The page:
Figure 1.
Sample pain assessment scales for use in the evaluation of pain in the care of the elderly.
Figure 1.
Sample pain assessment scales for use in the evaluation of pain in the care of the elderly.
For pain management to be effective in the elderly, physicians need to be skillful in pain assessment; capable of recognizing the importance of a holistic, interdisciplinary team approach to care; and knowledgeable of both pharmacologic and nonpharmacologic approaches to providing optimal analgesia.1,4 
Assessment of Pain in the Elderly
Effective assessment of pain in the elderly can be challenging. It requires an appreciation that such discomfort may present atypically, particularly in the cognitively impaired. Because biologic markers are not available, self-reporting is viewed as the best evidence for the presence of pain and the optimal way to assess pain intensity.4 Pain has been described as the “fifth vital sign,” and therefore, physicians should regularly inquire about the presence of pain in their elderly patients. Pain can be assessed, even in those with dementia, using simple questions and screening tools.6 
Assessing pain in the elderly is often associated with significant obstacles. Older adults frequently fail to report pain because they may view that it is an expected part of old age or because they are fearful that it may lead to more diagnostic testing or added medication.1 Some patients may accept pain as punishment for past actions.3 Rather than admitting to the presence of pain, the elderly may use terms such as “aching” or “hurting.”7 Communication and cognitive disturbances are additional barriers to such assessment. Increased agitation, changes in functional status, altered gait, and social isolation may be signs of pain in patients with dementia.6 
A comprehensive assessment should include a careful history and physical examination and diagnostic studies aimed at identifying the precise etiology of pain. Characteristics such as intensity, frequency, and location should be described. Standardized geriatric assessment tools to assess function, gait, affect, and cognition should be used.8 Intensity should be assessed by using one of several pain scales that have been accepted for use in the elderly (Figure 1).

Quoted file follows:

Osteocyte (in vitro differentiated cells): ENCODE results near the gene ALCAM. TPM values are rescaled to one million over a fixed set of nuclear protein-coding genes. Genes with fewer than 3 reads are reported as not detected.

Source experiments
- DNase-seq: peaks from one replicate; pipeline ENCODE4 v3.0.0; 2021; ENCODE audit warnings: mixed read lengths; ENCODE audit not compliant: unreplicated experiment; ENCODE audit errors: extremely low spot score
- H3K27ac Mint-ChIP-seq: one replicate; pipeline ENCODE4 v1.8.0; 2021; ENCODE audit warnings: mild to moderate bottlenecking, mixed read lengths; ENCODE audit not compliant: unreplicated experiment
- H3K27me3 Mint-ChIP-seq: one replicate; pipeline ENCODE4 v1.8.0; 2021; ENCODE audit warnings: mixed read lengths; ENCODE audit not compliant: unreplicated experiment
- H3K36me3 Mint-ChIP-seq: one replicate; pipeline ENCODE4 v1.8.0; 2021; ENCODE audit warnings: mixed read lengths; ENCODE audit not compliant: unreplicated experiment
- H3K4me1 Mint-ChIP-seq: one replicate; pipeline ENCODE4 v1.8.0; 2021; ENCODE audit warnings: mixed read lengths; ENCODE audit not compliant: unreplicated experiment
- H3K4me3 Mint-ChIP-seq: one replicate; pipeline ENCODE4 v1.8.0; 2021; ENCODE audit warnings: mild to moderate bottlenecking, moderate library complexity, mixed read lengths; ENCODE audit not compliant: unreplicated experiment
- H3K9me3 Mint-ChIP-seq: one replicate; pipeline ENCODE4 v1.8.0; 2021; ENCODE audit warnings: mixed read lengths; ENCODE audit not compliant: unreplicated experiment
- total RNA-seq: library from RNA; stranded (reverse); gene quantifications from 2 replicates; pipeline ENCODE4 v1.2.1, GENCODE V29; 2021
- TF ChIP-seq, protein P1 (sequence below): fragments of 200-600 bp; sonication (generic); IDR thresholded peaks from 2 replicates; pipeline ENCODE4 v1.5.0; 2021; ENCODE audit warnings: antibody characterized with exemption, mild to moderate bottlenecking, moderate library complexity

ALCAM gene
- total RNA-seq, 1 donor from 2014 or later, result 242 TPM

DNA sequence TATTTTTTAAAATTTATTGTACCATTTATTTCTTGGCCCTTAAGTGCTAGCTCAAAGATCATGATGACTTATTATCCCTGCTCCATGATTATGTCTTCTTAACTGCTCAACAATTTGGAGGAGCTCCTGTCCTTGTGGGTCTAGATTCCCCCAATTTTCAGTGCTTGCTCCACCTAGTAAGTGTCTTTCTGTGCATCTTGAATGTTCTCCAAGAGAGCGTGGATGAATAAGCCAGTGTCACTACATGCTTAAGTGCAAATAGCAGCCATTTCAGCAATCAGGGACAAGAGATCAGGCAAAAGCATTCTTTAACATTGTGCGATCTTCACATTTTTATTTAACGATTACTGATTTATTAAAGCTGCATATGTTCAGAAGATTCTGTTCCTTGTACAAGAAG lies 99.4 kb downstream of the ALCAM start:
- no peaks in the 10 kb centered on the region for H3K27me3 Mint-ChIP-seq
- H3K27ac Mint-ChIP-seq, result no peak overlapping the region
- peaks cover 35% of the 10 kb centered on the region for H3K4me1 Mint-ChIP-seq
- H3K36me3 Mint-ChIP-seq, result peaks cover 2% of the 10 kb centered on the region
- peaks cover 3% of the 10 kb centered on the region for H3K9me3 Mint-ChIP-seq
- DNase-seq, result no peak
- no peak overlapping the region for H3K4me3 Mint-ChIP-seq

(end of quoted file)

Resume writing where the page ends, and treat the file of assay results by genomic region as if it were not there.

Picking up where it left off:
A verbally administered 0-through-10 scale is an effective measurement of pain intensity in most older adults. When using this scale, physicians can ask patients, “On a scale of zero to 10, with zero meaning no pain and 10 meaning the worst pain possible, how much pain do you have now?” Some older adults, particularly those with dementia, may have difficulty using this scale. Other tools such as a visual analog scale, numerical scale, pain thermometer scale, and pain faces scale can be helpful.1,4,9 Recently, evidence has established the reliability and validity for the use of the faces pain scale with older adults. 10 
When possible, use of an interdisciplinary team approach to assessment and management of pain in the elderly is advantageous. These strategies need to be sensitive to cultural and ethnic issues, as well as to values and beliefs of patients and their families. Once etiologic factors are determined and therapy is initiated, a pain log or diary is appropriate to assess effectiveness of treatment. Physicians should encourage patients to record such documentation on a daily basis. Regular reassessment by use of previously administered assessment scales is important and serves to modify therapy to assure an optimal response. Reassessment should include an evaluation of compliance and the presence of adverse drug effects11 (Figure 2). 
Pharmacologic Management of Pain in the Elderly
Even though adverse drug reactions in the elderly are a significant risk, pharmacologic intervention for pain management is the principal treatment modality for pain. Along with considering age-associated changes of pharmacokinetics and pharmacodynamics, physicians must consider the likelihood of drug-drug and drug-disease interactions. Despite these challenges, pain in the elderly can be controlled but most likely will require trials of various agents and careful titration of dosages. Because older patients may have increased sensitivity to analgesic medications, lesser dosages may be effective as compared with effective dosages in younger patients.12 This difference is especially true when using opioid analgesics. 
Figure 2.
Suggestions for effective pain assessment in the elderly.
Figure 2.
Suggestions for effective pain assessment in the elderly.